Originally Posted by SprintRider View Post
Yeah, me too! And just think how much good insulation and windows add to that! It really makes sense to do it all because it'll sure pay off.
Keep in mind that windows actually DON'T pay for themselves when replacing, even single-pane aluminum windows. With a window replacement, sure, you'll save 15-30% of your heating/cooling portion of your bill, but that will pale in comparison to the cost of replacement windows. When you replace windows, you do it for other reasons and saving money is a side-benefit. New windows will:

- look nicer
- make your home quieter (drastically when comparing to old, leaky aluminum single-pane windows)
- cut down on UV light - which fades wood, fabrics and carpet.
- they definitely increase resale value and ease of resale (I read recently windows will return 76%)
- you'll save energy, and every bit does count when trying to minimize your carbon footprint

As an example, I got a quote of $11K for new windows. It will only lower my heating/cooling bills by ~$250 per year. Factoring in resale, the cost would be $2860 ($11,000 minus resale value of $8,140). That's well over 10 years to break even - well beyond the average stay in a home. While not financially a reason to do it, we still want to do it - but will wait a couple years while we work on other projects.

Brian
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Old 07-18-2007, 09:07 PM
 
Location: Zone 6- South Jersey
257 posts, read 678,334 times
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Thanks for the info
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Old 07-19-2007, 07:45 AM
 
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SEER ratings often don't represent the savings people anticipate--SEER efficiency goes down the hotter the outside ambient temp is--so on hotter days like 100+ which we might still see this summer--the SEER effectiveness if cut to almost half--so that in realtity a/c is operating at less than half of what you expect---

SEER rating is tested at 80-85 degree temps in laboratory--optimum operating conditions--not in real world situation--A/C units that have some type of water cooling/misting to cool compressor will maintain and even allow more efficient operation so that SEER effiecency is increased not decreased--

this is not a "Swamp cooler" like they use in El Paso or Arizona but more of what commercial HVAC units employ---right now there are almost none going into residential construction--they are expensive and newer concept that most builders aren't aware of or most HVAC intallation companies---

but there are places on internet where plans/descriptions for making an add-on type of water mister are available and a COMPETENT HVAC technician could probably construct one...needs a water source close to the unit and water usage would increase but there is probably still a savings to be had...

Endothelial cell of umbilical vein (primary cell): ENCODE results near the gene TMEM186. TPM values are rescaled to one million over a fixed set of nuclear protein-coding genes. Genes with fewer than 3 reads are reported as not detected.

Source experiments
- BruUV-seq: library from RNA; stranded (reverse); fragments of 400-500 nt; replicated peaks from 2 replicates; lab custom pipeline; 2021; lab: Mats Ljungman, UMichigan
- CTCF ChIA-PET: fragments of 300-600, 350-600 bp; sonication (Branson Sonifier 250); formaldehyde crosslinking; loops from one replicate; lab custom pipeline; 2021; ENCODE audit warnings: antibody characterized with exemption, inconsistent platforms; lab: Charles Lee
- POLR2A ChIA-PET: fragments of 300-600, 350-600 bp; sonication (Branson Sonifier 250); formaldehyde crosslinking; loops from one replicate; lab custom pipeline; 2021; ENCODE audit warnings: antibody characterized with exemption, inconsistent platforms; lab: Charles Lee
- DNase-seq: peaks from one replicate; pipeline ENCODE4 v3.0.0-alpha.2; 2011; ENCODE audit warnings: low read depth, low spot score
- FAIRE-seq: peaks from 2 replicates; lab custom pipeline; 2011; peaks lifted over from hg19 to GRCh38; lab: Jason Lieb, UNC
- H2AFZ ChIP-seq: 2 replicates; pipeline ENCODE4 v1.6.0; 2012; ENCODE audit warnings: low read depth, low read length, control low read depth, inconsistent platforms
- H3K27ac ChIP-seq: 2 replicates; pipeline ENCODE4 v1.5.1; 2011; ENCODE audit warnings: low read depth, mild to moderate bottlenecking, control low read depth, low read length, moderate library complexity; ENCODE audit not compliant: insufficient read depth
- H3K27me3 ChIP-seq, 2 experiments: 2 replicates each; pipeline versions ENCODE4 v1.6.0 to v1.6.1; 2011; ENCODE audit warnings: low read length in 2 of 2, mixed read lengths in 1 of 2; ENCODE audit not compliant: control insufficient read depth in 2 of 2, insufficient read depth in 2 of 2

right now people have to have a 13 SEER for code in new homes or replacements but people are buying upgrades to 14-16 SEER thinking they will save money on electricity but it really does not work like they anticipate--they just don't know it...
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Old 07-19-2007, 08:34 AM
 
1,006 posts, read 2,410,636 times
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Quote:
Originally Posted by lh_newbie View Post
As an example, I got a quote of $11K for new windows. It will only lower my heating/cooling bills by ~$250 per year. Factoring in resale, the cost would be $2860 ($11,000 minus resale value of $8,140). That's well over 10 years to break even - well beyond the average stay in a home. While not financially a reason to do it, we still want to do it - but will wait a couple years while we work on other projects.

Brian
Given the volatility of energy prices (e.g. the horrendous run-up in electricity rates in Texas), I think it is difficult to know, if a windows replacement will be financially sound.

In 2002, TXU charged about 8.5c/kWh. Now it is about 14c/kWh

http://cbs11tv.com/investigators/local_story_213203559.html (broken link)
http://cbs11tv.com/investigators/local_story_310205823.html (broken link)

So within 5 years, the electricity bill went up by 80%. This was one reason, why I moved to a smaller house on a lot with huge shade trees. My bills went from about $330/month in the summer to over $600/month. In my "new" (1960s) house with the shade and expensive Green Mountain prices, my highest bill so far was $120/month.

I don't believe that energy costs will go down significantly but rise instead. Those are always linked with policy and both the right (concentration and record profits for energy companies) and the left (global warming, carbon neutral) have policies that don't point to lower energy prices.

So what if the price of electricity goes up another 80% (and it will in the next 10 years, I believe). How does the replacement windows financial calculation look, if a homeowner has to pay $1000/month for AC to keep the house comfortable with cheap windows?